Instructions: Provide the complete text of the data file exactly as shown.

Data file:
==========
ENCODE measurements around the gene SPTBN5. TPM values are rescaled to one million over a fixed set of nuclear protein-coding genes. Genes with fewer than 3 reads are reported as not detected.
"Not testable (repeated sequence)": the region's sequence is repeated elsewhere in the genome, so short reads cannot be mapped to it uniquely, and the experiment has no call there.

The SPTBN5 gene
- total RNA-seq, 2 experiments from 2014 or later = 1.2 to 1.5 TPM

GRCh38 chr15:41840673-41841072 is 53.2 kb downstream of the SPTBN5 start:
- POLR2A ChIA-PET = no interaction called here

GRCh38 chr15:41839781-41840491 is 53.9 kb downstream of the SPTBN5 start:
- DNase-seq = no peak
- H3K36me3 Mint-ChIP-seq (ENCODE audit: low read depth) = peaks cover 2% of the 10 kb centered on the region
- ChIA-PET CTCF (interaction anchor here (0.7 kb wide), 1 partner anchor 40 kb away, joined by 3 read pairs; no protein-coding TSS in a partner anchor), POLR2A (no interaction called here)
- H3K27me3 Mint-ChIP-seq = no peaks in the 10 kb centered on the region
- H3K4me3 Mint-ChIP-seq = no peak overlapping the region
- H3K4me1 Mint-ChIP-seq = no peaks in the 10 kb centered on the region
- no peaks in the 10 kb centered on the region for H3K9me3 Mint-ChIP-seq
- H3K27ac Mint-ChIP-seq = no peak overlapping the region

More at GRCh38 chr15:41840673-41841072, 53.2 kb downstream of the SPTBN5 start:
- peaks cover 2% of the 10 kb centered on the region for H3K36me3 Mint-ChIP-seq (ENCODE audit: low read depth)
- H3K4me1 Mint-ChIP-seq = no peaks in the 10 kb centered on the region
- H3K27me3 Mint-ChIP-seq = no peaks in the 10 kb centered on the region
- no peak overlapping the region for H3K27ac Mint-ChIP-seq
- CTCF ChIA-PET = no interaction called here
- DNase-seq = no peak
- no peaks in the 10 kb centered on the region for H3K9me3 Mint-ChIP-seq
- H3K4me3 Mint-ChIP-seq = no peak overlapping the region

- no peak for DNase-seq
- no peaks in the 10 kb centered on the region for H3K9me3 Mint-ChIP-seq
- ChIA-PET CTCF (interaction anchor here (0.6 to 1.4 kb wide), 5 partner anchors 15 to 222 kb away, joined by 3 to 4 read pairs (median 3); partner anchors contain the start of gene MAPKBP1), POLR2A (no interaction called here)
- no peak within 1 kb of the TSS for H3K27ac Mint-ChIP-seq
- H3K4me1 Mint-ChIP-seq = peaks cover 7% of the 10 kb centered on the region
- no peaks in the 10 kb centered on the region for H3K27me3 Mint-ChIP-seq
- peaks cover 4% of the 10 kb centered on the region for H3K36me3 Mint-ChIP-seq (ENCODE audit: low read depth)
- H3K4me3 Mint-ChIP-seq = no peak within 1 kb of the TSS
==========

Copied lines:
ENCODE measurements around the gene SPTBN5. TPM values are rescaled to one million over a fixed set of nuclear protein-coding genes. Genes with fewer than 3 reads are reported as not detected.
"Not testable (repeated sequence)": the region's sequence is repeated elsewhere in the genome, so short reads cannot be mapped to it uniquely, and the experiment has no call there.

The SPTBN5 gene
- total RNA-seq, 2 experiments from 2014 or later = 1.2 to 1.5 TPM

GRCh38 chr15:41840673-41841072 is 53.2 kb downstream of the SPTBN5 start:
- POLR2A ChIA-PET = no interaction called here

GRCh38 chr15:41839781-41840491 is 53.9 kb downstream of the SPTBN5 start:
- DNase-seq = no peak
- H3K36me3 Mint-ChIP-seq (ENCODE audit: low read depth) = peaks cover 2% of the 10 kb centered on the region
- ChIA-PET CTCF (interaction anchor here (0.7 kb wide), 1 partner anchor 40 kb away, joined by 3 read pairs; no protein-coding TSS in a partner anchor), POLR2A (no interaction called here)
- H3K27me3 Mint-ChIP-seq = no peaks in the 10 kb centered on the region
- H3K4me3 Mint-ChIP-seq = no peak overlapping the region
- H3K4me1 Mint-ChIP-seq = no peaks in the 10 kb centered on the region
- no peaks in the 10 kb centered on the region for H3K9me3 Mint-ChIP-seq
- H3K27ac Mint-ChIP-seq = no peak overlapping the region

More at GRCh38 chr15:41840673-41841072, 53.2 kb downstream of the SPTBN5 start:
- peaks cover 2% of the 10 kb centered on the region for H3K36me3 Mint-ChIP-seq (ENCODE audit: low read depth)
- H3K4me1 Mint-ChIP-seq = no peaks in the 10 kb centered on the region
- H3K27me3 Mint-ChIP-seq = no peaks in the 10 kb centered on the region
- no peak overlapping the region for H3K27ac Mint-ChIP-seq
- CTCF ChIA-PET = no interaction called here
- DNase-seq = no peak
- no peaks in the 10 kb centered on the region for H3K9me3 Mint-ChIP-seq
- H3K4me3 Mint-ChIP-seq = no peak overlapping the region

- no peak for DNase-seq
- no peaks in the 10 kb centered on the region for H3K9me3 Mint-ChIP-seq
- ChIA-PET CTCF (interaction anchor here (0.6 to 1.4 kb wide), 5 partner anchors 15 to 222 kb away, joined by 3 to 4 read pairs (median 3); partner anchors contain the start of gene MAPKBP1), POLR2A (no interaction called here)
- no peak within 1 kb of the TSS for H3K27ac Mint-ChIP-seq
- H3K4me1 Mint-ChIP-seq = peaks cover 7% of the 10 kb centered on the region
- no peaks in the 10 kb centered on the region for H3K27me3 Mint-ChIP-seq
- peaks cover 4% of the 10 kb centered on the region for H3K36me3 Mint-ChIP-seq (ENCODE audit: low read depth)
- H3K4me3 Mint-ChIP-seq = no peak within 1 kb of the TSS